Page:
Whilst I didn’t go with the intention to buy anything, one stall caught my attention.. Whilst the Giant Morse Code Key and a working demo of it was great, I spotted a Fluke 8125A multimeter. This was all powered up and it had fantastic NIXIE tubes on it. Knowing the reputation of Fluke kit I knew it would be pretty good. I had a chat with the seller, to get some background, turns out he restored it from broken to operating, and what a fantastic job he done.
Now the reason for the slight delay in this video is that I haven’t yet (up to today, the 25th) actually powered on the meter at home, so today I powered it up and done some basic meter readings with it. As you can see, its a fantastic piece of test equipment and I am really looking forward to use it with my future kit builds.
So its been a busy couple of weeks with much non-radio stuff going on taking up a fair bit of my time. I did get to enjoy going along the south coast, but no time/equipment with me to do any radio this time out, but nether the less I had a great time.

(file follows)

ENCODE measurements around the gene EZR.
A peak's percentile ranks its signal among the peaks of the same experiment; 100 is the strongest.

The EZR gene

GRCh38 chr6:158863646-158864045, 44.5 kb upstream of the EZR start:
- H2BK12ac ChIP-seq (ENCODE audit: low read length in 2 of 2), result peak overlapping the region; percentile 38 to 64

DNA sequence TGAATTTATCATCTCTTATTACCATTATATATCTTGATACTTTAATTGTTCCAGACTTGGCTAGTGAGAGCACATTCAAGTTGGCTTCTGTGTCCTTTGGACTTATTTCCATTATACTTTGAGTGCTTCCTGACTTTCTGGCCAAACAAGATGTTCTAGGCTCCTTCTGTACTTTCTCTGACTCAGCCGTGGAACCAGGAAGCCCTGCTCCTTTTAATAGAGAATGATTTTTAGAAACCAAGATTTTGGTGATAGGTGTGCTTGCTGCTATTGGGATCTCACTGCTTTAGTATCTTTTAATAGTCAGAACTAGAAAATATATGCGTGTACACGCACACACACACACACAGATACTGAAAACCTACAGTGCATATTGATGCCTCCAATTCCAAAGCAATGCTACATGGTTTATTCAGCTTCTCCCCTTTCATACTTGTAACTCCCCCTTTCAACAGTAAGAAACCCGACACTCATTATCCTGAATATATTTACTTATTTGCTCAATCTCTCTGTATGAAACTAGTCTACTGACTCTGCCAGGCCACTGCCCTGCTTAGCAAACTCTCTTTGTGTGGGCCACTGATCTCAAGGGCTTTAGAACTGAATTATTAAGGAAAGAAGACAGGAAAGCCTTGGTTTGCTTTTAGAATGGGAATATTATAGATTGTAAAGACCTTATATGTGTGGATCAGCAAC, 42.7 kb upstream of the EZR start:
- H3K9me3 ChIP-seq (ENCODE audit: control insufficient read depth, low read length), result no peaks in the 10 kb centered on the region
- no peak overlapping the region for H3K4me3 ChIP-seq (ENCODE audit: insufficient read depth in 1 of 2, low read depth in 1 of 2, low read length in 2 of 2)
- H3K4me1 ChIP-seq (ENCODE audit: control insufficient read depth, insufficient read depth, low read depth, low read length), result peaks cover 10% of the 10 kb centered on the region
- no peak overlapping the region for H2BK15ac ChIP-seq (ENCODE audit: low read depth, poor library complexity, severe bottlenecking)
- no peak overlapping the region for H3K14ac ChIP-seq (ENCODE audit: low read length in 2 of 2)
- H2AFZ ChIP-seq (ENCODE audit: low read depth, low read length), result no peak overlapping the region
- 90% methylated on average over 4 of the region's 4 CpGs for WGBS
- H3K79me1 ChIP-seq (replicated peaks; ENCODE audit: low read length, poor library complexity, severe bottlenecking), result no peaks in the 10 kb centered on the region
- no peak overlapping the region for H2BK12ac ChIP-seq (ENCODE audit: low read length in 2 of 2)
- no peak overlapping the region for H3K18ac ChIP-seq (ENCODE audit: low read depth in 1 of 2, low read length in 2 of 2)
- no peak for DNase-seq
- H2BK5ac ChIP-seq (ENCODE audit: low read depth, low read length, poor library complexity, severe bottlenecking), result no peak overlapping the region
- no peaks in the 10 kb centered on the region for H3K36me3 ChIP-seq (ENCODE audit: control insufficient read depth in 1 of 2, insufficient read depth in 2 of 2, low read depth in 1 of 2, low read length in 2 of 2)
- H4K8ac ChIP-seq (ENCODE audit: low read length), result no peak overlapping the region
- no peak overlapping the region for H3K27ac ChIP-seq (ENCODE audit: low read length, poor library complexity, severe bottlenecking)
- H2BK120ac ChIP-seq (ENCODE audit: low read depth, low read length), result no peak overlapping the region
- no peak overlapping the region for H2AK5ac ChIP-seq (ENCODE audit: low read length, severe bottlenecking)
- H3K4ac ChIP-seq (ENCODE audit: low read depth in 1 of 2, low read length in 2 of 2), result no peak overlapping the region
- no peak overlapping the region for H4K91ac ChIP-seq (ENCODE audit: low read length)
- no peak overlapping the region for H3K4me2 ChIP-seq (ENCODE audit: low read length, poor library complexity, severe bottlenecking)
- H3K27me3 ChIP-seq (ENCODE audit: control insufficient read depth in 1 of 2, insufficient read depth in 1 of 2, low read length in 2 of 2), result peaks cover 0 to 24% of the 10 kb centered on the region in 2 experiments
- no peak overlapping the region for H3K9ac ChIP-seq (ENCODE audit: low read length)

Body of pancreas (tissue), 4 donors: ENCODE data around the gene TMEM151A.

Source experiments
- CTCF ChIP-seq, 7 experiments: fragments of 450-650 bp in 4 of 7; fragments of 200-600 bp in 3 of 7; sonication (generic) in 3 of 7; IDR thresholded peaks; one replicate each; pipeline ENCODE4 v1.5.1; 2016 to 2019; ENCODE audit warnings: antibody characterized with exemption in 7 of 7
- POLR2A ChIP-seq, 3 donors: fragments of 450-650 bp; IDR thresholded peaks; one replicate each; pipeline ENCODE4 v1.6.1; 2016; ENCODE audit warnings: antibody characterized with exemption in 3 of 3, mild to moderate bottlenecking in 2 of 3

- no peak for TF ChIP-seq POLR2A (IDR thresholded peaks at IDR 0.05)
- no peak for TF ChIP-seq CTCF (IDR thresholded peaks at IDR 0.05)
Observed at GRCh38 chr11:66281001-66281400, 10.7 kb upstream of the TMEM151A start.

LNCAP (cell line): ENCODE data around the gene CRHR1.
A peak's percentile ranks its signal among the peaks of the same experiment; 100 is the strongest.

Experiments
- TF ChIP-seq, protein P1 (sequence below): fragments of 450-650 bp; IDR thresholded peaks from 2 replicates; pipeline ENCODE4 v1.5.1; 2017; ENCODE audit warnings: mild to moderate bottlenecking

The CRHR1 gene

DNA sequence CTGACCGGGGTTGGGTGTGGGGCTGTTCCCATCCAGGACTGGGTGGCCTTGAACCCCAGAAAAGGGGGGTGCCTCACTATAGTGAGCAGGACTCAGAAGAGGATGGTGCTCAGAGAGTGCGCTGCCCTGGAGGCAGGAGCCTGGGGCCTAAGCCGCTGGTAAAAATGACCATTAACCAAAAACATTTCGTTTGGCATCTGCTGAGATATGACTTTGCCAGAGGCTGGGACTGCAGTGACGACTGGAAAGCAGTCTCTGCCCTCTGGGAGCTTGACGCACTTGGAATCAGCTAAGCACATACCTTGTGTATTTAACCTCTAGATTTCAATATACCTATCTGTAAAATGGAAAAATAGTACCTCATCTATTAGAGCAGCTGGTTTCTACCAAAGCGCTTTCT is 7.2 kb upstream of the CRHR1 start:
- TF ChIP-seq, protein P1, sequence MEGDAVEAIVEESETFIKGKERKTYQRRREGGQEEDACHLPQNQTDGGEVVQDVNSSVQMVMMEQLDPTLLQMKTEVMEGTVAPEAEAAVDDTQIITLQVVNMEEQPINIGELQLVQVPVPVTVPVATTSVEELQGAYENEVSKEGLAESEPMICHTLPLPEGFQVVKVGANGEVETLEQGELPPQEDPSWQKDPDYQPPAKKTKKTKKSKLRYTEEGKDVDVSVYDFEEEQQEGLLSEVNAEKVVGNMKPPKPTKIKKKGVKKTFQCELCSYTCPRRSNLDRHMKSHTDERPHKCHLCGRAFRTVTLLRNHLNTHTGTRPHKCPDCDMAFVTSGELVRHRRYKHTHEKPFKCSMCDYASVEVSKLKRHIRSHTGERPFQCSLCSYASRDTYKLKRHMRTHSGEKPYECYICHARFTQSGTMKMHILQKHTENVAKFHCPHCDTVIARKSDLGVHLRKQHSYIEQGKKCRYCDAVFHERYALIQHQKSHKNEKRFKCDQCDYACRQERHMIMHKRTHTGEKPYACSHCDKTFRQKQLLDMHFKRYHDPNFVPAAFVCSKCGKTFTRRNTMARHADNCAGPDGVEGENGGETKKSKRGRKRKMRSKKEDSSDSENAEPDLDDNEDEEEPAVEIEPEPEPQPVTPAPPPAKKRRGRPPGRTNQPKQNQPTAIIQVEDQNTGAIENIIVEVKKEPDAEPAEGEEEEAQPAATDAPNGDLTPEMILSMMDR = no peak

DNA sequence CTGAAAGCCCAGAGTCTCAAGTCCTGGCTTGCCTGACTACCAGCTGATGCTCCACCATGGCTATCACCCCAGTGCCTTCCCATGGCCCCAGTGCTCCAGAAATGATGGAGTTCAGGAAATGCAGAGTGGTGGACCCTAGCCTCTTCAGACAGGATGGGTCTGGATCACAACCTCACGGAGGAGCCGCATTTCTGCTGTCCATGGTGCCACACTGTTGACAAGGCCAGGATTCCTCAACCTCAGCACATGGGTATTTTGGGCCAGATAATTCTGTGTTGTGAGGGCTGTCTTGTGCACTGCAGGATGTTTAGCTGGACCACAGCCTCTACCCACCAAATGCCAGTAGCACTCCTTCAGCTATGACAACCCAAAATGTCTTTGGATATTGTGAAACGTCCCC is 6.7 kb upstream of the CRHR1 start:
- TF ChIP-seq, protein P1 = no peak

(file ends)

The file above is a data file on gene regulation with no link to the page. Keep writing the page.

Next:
Whilst radio activities have been minimal, mostly the weekly G4PRS net on 2M and FT8/WSPR on HF, I did give a presentation about “Parks on the Air” to the G4PRS club. This was also shared over Zoom for those unable to attend in person.
This went down pretty well by all accounts, I got plenty of positive feedback the next day which was good to see, but I could see that 2 years of lock down had effected my presentation skills for sure, nethertheless it was a good way to get people into PoTA.
With the longer days I’m sure to do more nearby activations soon, it makes a break from studying/reading. I did have some interesting FT8 contacts on 10M recently.
I hope I can get in some more PoTA before the end of April and am looking forward to the increased propagation conditions.
Firstly the Mazda Bongo is back from Wales after the brakes have been repaired in Bangor ! Very grateful to Kevin at Bangor Kwik-Fit for sourcing all the parts required to get the Bongo back on the road.